This Sunday, millions of Christians will observe Easter, a religious holiday celebrating the resurrection of Christ and traditionally marking the end of a 40-day period of fasting and penance. But let’s be honest: for most contemporary Westerners, the things we actually associate with the Easter holiday–eggs, bunnies, etc.–have a lot less to do with Christian theology and a lot more to do with pagan notions of fecundity, procreation, and birth. In other words, most of us aren’t celebrating Easter so much as Ishtar, the Mesopotamian goddess associated with love, sex, and fertility. So today, for all the non-churchgoers out there, we’re sharing a playlist of songs exploring the true meaning of Ishtar—or, as noted scholar of ancient spirituality DJ Assault put it, ass and titties. It’s not exactly religious music–at least in the Judeo-Christian sense–but we happen to think these things (and them thangs) are pretty sacred.
It seems like it was less than a month ago when I last hit the road for the thirteen-hour drive from Kansas City, Missouri to Port Huron, Michigan–probably because it was. But here we are in mid-June, and it’s already time for Callie and I to strike out again on the ol’ dusty trail, to pick up my son from his mom’s new home in the Washington, D.C. area and take him to spend a few weeks with his dad’s side of the family. The good news is that the trip from Eastern Michigan to Northern Virginia is an especially musically rich one: beginning, I’m excited to say, with quite possibly my favorite music city in the world, Detroit.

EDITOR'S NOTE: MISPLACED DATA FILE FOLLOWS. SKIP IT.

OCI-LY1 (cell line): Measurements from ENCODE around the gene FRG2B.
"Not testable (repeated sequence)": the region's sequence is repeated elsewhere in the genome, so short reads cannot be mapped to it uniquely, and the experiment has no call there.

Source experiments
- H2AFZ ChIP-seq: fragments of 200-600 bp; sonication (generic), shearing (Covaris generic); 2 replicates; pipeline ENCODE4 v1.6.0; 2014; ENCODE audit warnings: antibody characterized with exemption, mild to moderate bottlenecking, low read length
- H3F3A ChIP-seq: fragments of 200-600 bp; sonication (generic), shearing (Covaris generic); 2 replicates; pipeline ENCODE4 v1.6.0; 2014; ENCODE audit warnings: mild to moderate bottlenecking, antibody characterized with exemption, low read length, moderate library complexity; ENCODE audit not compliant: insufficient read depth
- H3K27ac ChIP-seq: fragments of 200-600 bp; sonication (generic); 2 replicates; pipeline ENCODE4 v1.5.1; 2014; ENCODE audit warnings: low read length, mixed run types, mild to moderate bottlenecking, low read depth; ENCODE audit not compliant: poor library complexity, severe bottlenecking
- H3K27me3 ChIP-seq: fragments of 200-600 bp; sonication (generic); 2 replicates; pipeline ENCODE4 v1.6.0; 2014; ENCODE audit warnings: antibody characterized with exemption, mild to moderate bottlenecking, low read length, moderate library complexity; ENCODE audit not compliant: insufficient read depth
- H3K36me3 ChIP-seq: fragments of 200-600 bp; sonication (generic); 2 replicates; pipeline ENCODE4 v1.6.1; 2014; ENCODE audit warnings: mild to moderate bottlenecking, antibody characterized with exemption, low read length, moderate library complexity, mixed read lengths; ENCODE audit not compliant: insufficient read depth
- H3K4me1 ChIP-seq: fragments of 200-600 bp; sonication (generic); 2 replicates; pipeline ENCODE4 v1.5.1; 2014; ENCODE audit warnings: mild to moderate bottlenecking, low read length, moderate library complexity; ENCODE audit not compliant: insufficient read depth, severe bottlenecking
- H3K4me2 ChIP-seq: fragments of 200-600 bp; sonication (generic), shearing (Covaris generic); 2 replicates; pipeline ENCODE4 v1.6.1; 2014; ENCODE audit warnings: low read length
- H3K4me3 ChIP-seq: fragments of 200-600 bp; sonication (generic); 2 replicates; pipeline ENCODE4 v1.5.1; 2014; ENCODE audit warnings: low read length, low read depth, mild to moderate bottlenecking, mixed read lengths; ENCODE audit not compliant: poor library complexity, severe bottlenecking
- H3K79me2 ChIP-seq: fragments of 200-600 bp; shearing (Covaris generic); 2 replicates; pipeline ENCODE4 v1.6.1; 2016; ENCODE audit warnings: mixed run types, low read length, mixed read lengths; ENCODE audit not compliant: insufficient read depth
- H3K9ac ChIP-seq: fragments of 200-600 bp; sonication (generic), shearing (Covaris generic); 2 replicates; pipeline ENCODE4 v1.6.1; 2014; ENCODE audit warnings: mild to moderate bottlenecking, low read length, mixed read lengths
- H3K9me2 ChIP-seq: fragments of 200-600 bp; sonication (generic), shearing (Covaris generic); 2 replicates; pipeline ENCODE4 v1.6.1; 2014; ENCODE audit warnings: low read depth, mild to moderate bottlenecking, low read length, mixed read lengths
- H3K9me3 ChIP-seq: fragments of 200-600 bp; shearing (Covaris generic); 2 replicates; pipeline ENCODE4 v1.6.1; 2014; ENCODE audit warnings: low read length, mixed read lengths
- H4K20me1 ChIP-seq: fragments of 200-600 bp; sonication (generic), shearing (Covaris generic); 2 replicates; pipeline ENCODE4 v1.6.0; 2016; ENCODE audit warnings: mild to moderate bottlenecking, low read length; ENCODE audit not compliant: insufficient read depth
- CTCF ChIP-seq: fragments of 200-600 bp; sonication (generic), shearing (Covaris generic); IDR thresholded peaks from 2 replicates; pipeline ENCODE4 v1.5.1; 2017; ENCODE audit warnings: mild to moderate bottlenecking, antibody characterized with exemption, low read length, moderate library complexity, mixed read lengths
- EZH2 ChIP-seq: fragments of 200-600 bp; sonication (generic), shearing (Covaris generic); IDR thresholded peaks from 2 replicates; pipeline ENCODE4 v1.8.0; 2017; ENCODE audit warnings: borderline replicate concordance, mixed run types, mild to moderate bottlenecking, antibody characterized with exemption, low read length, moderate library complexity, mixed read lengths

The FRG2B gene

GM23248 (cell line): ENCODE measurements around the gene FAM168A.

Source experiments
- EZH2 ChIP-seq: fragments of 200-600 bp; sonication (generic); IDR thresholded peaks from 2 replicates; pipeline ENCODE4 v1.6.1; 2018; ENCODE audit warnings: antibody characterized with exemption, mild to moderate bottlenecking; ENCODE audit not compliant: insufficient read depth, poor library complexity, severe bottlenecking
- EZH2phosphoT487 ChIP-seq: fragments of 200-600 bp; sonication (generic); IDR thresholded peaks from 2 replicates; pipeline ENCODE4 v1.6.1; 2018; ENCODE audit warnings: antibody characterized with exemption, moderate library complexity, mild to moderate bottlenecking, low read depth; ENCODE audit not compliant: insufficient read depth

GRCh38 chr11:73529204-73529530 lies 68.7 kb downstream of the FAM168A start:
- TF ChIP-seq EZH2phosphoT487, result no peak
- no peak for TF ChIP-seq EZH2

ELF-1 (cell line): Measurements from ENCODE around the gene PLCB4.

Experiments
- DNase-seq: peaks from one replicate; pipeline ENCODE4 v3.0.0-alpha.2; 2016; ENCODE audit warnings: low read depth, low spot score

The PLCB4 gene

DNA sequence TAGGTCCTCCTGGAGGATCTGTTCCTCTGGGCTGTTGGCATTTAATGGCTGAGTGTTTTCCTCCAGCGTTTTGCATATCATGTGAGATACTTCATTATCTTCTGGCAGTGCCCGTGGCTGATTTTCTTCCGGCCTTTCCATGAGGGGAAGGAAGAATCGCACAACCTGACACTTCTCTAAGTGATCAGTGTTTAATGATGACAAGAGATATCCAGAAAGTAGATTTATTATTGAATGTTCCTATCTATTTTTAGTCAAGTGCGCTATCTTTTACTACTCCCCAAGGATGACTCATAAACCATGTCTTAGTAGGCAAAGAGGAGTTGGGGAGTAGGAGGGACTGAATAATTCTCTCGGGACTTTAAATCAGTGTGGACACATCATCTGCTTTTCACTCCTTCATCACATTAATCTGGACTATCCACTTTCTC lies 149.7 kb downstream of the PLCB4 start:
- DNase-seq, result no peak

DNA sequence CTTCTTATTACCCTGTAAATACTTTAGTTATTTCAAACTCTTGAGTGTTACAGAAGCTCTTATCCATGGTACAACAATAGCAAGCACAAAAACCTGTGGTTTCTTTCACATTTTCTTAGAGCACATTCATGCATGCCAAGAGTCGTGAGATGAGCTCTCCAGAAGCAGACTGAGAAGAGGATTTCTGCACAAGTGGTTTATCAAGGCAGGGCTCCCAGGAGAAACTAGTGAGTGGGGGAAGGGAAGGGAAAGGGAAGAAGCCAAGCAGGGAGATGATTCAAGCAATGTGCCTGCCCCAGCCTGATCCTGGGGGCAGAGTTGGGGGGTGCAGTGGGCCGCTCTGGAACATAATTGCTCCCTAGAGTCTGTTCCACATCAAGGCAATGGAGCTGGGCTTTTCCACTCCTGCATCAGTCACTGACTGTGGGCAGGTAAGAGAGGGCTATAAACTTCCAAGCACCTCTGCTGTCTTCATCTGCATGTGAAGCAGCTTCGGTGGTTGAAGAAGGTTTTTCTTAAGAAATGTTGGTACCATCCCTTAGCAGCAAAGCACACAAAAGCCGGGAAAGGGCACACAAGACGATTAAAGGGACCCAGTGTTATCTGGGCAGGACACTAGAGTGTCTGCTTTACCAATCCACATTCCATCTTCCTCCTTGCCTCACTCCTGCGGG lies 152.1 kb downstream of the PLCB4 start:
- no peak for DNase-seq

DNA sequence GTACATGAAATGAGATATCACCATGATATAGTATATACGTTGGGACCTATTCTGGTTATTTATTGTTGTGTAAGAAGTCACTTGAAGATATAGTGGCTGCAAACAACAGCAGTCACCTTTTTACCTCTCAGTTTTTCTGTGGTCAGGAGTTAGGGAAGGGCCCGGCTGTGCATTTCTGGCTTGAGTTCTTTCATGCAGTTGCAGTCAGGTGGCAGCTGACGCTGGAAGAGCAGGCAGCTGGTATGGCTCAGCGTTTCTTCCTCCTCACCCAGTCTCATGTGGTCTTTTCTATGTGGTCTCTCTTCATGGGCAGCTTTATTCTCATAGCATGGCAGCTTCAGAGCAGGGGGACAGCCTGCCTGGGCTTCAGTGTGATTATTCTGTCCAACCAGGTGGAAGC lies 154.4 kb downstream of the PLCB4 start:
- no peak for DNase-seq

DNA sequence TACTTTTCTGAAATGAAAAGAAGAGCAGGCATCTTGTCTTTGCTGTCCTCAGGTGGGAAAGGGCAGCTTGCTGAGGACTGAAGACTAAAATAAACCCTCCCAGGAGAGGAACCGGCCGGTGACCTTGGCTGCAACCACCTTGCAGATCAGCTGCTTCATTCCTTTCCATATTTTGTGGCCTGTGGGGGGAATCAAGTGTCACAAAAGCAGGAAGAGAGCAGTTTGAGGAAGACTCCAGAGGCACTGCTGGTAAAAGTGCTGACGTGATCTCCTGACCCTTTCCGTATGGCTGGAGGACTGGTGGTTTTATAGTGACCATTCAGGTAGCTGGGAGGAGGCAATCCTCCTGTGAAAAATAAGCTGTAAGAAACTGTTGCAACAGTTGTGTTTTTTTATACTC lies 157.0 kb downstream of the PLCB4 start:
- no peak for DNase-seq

Now for the bad news. Turns out the trip is a little too musically rich for me to wrap up my post in time for our actual departure. As a result, I’m splitting this Road Mix into two parts: the first part, focusing on Detroit and ending in Toledo, Ohio, goes up today. The second part, covering the rest of the trip from Cleveland to D.C., will be finished in time for my second Michigan-to-Virginia road trip next month, when I actually move to the area for good. It’s a little lop-sided, I know, but trust me: Detroit alone has enough musical history to make the first two hours of a nine-hour trip feel like enough material for the first half. And besides, even if I had managed to crank the whole trip out in one post, it would probably be like 10,000 words, and even I don’t want to read all that. So anyway, here it is: Part 1 of my two-part journey from the upper Midwest to the lower East Coast.